After a day I had a working system, and I added a few more syscalls:

  • Open File, Create File, Delete File, Close File.
  • Console I/O.
  • Read Record.

After that? I can now play Zork 1, Zork 2, Zork 3, and The Hitchhiker's guide to the Galaxy, from Infocom.

I suspect I'm "done" for now, though it might be nice to add WriteRecord and the other missing functions there's no obvious use for yet another CP/M, especially with a CCP.

Still CP/M. In Golang. For text-based adventures:

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The CP/M emulator development continues

4 May 2024 12:00

In my previous post I introduced a toy CP/M Emulator I'd been working on.

At the time it was capable of running the Infocom text-based adventure games, so I thought it was done. Of course I also wanted to run Microsoft's original BASIC and it turned out that was a challenge because the coding of their interpreter didn't use the standard CP/M entry-point for making syscalls (call 0x0005).

Instead of calling 0x0005 to invoke the BDOS/BIOS functions the BASIC interpreter used the single-byte CALL instructions which are available on the Z80 processor. There are a bunch of these instructions:

  • RST 00
  • RST 08
  • RST 10
  • RST 18
  • RST 20
  • RST 28
  • RST 30
  • RST 38

Each of those instructions is equivalent to a call instruction with a fixed offset, "call 0x0010", "call 0x0020", etc. I had to rework the emulator to cope with this approach, which causes repetition but nothing too surprising. The end result is that now my emulator can run Microsoft Basic, Tasty Basic, and some more programs.

Things work but a couple of the syscalls are of the form "Return true if there is a pending keystroke", or "wait until there is keyboard input present and return the first character". I have some busy-loops which peg the CPU, which sucks but works. On the downside running the code on a MacOS machine has some weird issues with repeated keys and similar. So I need to look into fixing that for my own sense of peace.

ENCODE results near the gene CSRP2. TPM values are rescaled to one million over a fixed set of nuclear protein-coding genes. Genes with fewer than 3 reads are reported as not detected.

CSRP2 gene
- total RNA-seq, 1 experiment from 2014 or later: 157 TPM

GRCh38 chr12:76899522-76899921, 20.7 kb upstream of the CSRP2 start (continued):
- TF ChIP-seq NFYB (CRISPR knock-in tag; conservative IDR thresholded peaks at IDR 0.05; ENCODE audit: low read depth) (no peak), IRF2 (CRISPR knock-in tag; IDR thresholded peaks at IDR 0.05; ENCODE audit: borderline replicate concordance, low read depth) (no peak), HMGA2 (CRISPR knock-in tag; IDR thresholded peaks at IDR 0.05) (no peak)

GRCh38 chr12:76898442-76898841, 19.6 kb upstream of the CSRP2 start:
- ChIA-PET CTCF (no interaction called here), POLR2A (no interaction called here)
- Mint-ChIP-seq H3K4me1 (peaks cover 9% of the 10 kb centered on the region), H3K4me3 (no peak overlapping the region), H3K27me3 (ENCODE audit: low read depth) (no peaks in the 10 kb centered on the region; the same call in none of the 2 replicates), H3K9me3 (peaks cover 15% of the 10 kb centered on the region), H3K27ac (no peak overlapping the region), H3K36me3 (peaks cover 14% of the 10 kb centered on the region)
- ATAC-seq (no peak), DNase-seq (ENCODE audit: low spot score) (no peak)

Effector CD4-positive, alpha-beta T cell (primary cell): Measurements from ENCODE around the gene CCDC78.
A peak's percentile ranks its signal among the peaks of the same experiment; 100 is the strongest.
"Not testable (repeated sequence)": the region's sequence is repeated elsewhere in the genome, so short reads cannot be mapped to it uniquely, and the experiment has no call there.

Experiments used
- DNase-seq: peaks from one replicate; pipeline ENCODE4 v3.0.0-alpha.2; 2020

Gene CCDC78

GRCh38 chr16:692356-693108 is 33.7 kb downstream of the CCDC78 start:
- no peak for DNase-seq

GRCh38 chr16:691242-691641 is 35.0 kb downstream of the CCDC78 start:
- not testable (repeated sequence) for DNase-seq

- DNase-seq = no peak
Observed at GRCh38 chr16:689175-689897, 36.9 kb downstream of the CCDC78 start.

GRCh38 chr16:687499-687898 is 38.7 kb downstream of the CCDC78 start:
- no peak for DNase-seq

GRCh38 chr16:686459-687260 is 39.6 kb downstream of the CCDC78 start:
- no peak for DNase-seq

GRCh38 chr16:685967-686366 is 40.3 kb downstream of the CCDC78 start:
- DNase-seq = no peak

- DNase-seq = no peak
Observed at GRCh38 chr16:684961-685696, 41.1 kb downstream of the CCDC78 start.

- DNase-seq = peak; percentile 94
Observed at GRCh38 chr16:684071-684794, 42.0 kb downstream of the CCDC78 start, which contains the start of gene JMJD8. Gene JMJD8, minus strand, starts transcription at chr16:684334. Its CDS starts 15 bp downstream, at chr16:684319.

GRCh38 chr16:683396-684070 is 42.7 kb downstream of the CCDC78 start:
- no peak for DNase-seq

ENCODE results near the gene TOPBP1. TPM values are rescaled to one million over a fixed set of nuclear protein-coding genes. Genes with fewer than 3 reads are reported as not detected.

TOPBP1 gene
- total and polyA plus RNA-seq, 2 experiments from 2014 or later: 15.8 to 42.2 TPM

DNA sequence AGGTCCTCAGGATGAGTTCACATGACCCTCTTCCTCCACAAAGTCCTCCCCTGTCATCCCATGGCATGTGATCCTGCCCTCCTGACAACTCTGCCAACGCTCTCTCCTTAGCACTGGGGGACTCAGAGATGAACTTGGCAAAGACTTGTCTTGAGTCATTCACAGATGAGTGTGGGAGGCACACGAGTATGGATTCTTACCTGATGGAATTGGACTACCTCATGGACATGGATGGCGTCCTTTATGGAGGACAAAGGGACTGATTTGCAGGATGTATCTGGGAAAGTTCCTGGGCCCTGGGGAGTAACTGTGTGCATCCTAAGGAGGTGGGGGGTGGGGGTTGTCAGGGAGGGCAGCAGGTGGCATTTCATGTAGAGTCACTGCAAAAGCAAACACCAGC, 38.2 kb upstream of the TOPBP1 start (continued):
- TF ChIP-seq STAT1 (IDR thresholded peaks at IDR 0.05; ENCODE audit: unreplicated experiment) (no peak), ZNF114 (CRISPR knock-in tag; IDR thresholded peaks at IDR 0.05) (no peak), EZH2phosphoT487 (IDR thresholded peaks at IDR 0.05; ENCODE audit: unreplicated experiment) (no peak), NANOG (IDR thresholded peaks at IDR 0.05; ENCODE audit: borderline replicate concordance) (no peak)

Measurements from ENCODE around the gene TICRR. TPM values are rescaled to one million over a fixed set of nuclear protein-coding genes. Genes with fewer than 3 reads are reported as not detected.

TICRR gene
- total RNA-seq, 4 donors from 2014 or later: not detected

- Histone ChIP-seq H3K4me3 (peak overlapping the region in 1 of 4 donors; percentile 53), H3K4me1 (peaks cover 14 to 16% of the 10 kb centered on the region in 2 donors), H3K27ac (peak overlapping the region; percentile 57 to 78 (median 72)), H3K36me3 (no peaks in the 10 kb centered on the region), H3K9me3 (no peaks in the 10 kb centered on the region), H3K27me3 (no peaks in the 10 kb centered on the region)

I put together a little repository of binaries for playing with though, and that's been helpful. My emulator has a special flag which treats sub-directories as "Drives". So A: points to A/, B: points to B/, etc. That makes distributing and working with things easy!

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The CP/M emulator is working well

25 May 2024 12:00

In my recent posts I've talked about implementing BDOS and BIOS syscalls for my cp/m emulator. I've now implemented enough of the calls that I can run many of the standard binaries:

  • The Aztech C Compiler
  • Microsoft BASIC
  • Turbo Pascal
  • Wordstar
  • etc

Of course I've not implemented all the syscalls, so the emulation isn't 100% perfect and many binaries won't run. But I sent myself on a detour by implementing extra syscalls, custom syscalls.

Traditionally CP/M systems are "rebooted" by pressing Ctrl-C at the CCP prompt. I thought that was something I'd press by accident so I implemented the restart behaviour only when the user pressed Ctrl-C twice in a row. But then I added a custom syscall that lets you change hte value:

A>ctrlc
The Ctrl-C count is currently set to 2
A>ctrlc 1
The Ctrl-C count is currently set to 1
A>

So you can now change the value at runtime. Similarly there is support for switching CCP at runtime, and even changing the default output-device from ADM-3A to ANSI, or vice-versa. It's kinda neat to make these kind of extensions, and happily the traditional BIOS has two syscalls reserved for custom use so I just used one of those.

I've added support for testing whether a binary is running under my emulator, or not, using a custom syscall. So I can run:

A>test
This binary is running under cpmulator:

cpmulator unreleased
https://github.com/skx/cpmulator/

On another emulator I see this:

A>test
Illegal BIOS call 31
No, this binary is not running under cpmulator.

Anyway I'm happy with the current state of things, and I fixed a couple of bugs which means I now have support for SUBMIT.COM which is a real time-saver.